Charles Reigeluth offers a definition of what a learning theory is. He states that learning theories are descriptive, describing how learning occurs. They are descriptive in the sense that they attempt to provide a deeper understanding of the effects that result from phenomena.
In contrast, theories that are design oriented are usually prescriptive in nature offering guidelines as to what method(s) to use to achieve a particular goal. Instructional design theories are design oriented. Like George Siemens writes ” Theory informs and gives rise to practice (even legitimates it). Practice in term evaluates and extends theory”, Reigeluth comments that descriptive theories are very useful to practitioners because they provide an etiological basis for understanding why a particular design oriented theory works or provide a basis for the creation of a new design theory where none exists.
George has already provided us with Ertmer’s and Newby’s “five definitive questions to distinguish learning theory”:
a. How does learning occur?
b. What factors influence learning?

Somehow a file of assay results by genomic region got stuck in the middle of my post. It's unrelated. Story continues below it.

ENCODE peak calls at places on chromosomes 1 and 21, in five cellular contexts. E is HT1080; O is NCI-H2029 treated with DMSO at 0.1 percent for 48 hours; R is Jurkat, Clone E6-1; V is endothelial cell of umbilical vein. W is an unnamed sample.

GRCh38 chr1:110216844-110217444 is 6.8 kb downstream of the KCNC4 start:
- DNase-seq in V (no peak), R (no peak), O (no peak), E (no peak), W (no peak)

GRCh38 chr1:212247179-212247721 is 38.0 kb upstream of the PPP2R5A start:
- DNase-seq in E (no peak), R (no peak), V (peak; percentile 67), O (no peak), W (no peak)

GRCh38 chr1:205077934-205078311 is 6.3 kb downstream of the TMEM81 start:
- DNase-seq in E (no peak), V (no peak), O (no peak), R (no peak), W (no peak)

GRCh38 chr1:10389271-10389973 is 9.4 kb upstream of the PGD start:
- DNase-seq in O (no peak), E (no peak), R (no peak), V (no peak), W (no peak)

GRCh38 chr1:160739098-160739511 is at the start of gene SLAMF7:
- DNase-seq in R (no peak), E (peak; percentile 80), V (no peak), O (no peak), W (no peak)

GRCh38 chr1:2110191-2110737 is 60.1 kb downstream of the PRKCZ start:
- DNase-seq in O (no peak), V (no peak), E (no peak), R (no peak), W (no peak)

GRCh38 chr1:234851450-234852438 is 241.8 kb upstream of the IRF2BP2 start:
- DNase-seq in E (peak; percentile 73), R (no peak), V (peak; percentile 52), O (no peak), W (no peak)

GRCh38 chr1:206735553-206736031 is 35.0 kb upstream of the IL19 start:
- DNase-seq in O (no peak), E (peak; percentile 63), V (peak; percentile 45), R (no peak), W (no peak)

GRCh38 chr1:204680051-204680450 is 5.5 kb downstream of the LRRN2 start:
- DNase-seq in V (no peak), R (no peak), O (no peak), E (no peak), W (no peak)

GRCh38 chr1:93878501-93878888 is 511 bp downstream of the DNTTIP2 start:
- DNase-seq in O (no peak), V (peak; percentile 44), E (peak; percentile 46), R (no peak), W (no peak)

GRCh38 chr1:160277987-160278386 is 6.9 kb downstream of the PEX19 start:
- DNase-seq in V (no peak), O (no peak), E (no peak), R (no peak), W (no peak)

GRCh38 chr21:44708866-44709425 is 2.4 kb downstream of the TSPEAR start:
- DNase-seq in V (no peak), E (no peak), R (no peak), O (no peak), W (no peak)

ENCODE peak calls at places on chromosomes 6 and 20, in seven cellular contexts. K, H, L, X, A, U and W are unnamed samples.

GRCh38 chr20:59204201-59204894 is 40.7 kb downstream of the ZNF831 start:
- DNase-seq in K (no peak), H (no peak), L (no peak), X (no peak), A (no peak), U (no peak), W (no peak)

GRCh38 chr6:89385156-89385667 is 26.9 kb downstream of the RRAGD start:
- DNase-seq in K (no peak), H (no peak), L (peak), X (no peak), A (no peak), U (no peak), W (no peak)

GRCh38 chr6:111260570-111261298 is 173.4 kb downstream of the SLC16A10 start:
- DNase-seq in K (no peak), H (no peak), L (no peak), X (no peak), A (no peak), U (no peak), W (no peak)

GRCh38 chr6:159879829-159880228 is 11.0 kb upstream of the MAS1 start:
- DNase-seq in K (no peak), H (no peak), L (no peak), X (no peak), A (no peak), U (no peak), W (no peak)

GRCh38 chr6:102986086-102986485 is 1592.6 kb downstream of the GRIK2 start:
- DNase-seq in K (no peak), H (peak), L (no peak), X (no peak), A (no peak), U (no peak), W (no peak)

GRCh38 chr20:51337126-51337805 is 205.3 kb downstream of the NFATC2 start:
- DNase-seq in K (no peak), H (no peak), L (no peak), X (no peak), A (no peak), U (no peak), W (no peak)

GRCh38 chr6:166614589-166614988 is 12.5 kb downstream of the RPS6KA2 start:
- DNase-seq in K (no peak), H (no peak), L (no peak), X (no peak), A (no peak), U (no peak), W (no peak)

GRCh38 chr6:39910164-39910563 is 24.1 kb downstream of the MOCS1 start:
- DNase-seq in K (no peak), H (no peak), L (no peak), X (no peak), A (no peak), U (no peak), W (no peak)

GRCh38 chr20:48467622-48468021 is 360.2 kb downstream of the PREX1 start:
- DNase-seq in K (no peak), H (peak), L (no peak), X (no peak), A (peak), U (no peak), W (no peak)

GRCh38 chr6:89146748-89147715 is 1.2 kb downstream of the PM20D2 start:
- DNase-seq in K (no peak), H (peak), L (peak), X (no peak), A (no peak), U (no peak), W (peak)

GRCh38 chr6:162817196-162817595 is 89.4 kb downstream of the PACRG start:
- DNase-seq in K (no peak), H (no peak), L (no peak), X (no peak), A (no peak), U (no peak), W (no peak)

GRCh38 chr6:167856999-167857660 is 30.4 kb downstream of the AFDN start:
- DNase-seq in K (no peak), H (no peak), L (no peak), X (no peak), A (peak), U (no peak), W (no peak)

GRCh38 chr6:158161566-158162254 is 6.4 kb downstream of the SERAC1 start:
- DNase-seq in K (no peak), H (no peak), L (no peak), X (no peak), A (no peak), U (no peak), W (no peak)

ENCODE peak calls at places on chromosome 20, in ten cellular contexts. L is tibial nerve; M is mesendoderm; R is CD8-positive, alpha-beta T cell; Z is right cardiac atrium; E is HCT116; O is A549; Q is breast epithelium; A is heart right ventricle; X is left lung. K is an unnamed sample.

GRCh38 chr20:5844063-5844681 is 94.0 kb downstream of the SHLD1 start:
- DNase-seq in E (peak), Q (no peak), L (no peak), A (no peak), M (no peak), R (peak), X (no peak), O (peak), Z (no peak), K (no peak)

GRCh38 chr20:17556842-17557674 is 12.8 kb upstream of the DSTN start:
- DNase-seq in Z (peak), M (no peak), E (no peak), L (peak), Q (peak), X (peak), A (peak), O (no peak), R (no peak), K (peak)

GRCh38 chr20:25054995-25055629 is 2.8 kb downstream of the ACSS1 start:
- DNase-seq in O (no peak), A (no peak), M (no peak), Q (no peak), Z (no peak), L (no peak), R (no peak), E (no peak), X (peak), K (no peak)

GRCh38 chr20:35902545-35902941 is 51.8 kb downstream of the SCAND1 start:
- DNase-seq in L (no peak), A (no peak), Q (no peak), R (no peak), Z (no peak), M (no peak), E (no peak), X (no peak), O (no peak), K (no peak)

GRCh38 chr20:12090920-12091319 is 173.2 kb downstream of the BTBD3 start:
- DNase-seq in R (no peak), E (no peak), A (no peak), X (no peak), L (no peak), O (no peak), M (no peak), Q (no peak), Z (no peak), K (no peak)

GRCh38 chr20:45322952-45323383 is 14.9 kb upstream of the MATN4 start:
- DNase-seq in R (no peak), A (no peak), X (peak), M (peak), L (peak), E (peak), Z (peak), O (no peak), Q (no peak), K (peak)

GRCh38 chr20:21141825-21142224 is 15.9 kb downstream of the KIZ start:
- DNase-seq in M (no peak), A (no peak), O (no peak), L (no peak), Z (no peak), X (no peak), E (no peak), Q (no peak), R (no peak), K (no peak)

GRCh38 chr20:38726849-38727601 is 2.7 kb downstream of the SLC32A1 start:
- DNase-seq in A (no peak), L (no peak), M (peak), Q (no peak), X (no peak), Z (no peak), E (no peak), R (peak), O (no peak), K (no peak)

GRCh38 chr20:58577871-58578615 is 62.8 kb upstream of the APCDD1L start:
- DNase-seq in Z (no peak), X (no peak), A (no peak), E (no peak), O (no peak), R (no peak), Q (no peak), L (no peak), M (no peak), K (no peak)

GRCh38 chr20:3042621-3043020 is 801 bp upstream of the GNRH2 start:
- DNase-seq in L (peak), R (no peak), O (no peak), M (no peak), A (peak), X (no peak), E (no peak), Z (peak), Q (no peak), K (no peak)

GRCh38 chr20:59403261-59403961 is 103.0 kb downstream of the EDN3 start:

c. What is the role of memory?
d. How does transfer occur?
e. What types of learning are best explained by this theory?
The answers to these questions are descriptive in nature. For example, let us look at Stephen’s comments to each of the five points:
- learning occurs as a distributed process in a network, based on recognizing and interpreting patterns
- the learning process is influenced by the diversity of the network, strength of the ties
- memory consists of adaptive patterns of connectivity representative of current state
- transfer occurs through a process of connecting
- bets for complex learning, learning in rapidly changing domains
It is important to understand that these can guide and inform the creation of design oriented theories (such as for the current course) and specific methods. For example, aspects of a possible design theory for the course could include critical reflection, connection forming and strong motivation (whether intrinsic or extrinsic). Consequently, methods such as creating blogs and wikis could be seen as components of the learning experience that guide the learners to an end goal.